On August 9, Natalie Przybylski, former office staff employee for American Federation of State, County and Municipal Employees Council 76, pleaded guilty in U.S. District Court for the District of Colorado to one count of making false statements in the financial records of the Englewood, Colo.-based council after having been charged three days earlier. She then was sentenced to one year of supervised probation and ordered to pay $321 in restitution and a $25 court assessment. She previously had paid restitution in the amount of $17,620. The actions follow a probe by the U.S. Labor Department’s Office of Labor-Management Standards.… Read More ➡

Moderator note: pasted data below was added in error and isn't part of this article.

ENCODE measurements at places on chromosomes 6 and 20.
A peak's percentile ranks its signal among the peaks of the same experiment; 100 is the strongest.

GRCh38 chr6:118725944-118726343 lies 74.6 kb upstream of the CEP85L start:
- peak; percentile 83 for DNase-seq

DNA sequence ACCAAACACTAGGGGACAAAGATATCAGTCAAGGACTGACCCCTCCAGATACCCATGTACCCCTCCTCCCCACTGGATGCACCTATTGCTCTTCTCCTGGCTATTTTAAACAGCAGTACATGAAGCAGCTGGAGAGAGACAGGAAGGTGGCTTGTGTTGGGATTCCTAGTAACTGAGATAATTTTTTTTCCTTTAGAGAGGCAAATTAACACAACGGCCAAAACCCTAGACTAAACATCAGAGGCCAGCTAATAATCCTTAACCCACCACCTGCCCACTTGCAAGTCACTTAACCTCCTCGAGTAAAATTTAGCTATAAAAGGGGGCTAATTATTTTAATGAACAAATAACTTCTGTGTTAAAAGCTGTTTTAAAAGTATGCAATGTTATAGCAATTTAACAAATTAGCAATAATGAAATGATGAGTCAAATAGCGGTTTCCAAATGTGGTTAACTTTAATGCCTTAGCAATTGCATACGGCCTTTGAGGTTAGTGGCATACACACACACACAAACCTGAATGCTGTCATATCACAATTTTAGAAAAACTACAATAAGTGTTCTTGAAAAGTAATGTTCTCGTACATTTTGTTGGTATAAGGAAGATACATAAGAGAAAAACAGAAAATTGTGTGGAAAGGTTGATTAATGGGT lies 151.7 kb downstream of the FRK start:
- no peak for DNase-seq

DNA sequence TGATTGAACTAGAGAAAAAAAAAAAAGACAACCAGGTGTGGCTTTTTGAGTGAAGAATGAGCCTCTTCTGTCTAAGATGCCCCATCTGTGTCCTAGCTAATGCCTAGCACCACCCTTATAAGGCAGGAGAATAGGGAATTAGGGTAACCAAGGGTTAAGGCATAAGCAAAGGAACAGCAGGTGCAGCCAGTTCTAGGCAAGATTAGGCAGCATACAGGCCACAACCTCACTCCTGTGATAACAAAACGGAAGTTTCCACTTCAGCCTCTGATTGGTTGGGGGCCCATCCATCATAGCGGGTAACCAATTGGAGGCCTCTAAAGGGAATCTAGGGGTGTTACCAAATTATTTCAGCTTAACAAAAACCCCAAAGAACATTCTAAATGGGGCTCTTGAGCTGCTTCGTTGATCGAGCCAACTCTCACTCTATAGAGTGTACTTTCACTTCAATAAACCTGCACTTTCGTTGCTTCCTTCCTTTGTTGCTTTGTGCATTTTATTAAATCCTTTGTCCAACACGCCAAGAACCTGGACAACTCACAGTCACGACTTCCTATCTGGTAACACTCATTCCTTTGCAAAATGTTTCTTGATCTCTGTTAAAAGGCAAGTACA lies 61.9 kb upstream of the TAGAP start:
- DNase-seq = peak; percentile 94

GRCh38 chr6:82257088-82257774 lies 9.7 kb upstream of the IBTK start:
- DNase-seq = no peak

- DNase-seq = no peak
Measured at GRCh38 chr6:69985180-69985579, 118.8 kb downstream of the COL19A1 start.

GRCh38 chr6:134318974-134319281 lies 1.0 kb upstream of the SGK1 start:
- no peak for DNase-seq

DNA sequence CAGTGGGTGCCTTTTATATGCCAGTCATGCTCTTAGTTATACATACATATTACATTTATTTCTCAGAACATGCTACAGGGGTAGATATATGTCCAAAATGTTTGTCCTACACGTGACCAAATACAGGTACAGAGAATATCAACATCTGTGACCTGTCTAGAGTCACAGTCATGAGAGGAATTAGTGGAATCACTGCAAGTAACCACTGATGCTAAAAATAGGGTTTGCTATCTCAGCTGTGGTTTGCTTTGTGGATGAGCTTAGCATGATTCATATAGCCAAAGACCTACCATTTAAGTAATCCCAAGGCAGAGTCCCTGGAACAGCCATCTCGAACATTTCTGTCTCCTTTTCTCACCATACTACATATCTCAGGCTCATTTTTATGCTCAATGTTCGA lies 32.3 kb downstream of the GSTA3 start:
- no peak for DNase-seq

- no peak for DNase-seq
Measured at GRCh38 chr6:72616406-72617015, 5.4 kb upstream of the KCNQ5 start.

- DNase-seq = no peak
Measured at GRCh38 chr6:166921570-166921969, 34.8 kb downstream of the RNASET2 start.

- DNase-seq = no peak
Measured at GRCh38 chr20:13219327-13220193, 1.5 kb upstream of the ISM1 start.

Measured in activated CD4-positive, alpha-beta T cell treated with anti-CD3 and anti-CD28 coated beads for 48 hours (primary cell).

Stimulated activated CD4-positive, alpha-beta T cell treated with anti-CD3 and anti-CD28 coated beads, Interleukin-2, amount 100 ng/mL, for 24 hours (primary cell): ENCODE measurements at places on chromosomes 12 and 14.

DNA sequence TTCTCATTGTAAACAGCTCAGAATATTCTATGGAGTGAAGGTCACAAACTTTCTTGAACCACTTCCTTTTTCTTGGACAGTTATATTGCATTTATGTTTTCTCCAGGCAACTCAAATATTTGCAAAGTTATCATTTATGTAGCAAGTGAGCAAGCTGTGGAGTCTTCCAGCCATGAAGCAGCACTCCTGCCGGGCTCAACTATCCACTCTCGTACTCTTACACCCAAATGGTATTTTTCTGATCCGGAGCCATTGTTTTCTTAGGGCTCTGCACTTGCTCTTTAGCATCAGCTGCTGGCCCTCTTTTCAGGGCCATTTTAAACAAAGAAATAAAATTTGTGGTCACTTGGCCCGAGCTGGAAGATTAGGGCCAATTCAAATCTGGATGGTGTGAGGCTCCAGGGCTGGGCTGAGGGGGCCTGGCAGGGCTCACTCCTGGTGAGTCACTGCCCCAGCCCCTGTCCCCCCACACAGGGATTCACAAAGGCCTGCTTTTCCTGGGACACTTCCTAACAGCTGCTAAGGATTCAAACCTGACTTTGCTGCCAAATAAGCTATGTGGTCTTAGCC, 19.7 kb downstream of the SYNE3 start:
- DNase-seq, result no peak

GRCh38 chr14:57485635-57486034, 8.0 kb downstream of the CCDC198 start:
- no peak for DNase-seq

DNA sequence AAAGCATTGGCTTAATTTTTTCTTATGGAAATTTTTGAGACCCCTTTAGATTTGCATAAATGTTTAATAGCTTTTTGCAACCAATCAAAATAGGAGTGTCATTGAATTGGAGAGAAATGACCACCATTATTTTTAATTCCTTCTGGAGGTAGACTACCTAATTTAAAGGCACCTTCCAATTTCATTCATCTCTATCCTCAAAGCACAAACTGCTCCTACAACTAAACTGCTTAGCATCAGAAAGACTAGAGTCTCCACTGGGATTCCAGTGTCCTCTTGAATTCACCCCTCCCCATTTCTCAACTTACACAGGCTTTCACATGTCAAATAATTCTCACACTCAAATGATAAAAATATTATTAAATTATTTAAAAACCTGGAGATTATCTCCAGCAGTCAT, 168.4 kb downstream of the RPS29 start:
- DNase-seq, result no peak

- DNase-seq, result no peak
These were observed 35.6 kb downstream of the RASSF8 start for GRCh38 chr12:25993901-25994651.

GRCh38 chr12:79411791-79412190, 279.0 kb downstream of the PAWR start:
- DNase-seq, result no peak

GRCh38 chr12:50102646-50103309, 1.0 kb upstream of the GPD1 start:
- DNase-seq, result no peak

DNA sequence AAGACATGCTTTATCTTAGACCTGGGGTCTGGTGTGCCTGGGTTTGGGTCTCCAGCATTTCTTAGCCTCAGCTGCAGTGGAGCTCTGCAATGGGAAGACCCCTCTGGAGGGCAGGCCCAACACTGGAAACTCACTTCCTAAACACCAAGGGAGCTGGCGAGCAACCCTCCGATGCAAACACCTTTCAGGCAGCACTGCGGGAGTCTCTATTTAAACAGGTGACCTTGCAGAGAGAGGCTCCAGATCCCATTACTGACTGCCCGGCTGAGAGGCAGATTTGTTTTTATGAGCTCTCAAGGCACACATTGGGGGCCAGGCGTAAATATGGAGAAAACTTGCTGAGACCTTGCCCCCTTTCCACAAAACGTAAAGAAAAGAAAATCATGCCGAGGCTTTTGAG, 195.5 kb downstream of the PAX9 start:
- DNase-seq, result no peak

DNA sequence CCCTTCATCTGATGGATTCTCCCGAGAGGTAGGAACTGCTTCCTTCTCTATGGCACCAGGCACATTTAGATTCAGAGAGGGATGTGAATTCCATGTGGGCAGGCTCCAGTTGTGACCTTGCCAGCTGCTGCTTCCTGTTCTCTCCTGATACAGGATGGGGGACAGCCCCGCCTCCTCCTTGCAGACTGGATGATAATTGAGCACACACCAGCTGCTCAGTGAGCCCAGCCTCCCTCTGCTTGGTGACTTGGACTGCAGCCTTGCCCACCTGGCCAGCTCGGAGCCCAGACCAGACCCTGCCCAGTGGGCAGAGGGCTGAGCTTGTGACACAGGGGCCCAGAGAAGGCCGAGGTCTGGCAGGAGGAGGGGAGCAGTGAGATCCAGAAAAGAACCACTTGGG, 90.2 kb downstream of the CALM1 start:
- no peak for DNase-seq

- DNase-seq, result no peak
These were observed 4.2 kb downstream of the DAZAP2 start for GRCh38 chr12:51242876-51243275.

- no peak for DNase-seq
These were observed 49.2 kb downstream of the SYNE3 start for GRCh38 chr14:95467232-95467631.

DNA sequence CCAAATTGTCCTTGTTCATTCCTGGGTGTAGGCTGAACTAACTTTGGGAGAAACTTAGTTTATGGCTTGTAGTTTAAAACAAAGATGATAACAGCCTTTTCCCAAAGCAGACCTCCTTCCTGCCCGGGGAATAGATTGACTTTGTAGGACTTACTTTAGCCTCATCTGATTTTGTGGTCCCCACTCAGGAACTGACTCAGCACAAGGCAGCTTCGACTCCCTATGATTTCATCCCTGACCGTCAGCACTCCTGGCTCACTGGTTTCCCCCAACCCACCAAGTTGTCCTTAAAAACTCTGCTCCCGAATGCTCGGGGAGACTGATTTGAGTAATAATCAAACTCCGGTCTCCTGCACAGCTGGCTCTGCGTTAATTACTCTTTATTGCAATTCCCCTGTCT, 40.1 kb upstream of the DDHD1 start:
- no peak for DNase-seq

Public-sector unions, long accustomed to getting their way, received a rude awakening this morning. By 5-4, the U.S. Supreme Court ruled in Janus v. AFSCME Council 31 that nonmember state and local government employees are not required to pay partial dues (“agency fees”) to a union representing them. The decision overturns over 40 years of union monopoly power now practiced in nearly two dozen states. In so doing, it will hamper the ability of public-employee unions to route dues collections toward political activism. Justice Samuel Alito, writing for the majority, stated, “States and public-sector unions may no longer extract agency fees from nonconsenting employees.” Union officials fear that millions of workers now will be able to choose whether or not to pay dues. Frankly, such a prospect should be welcomed, not feared.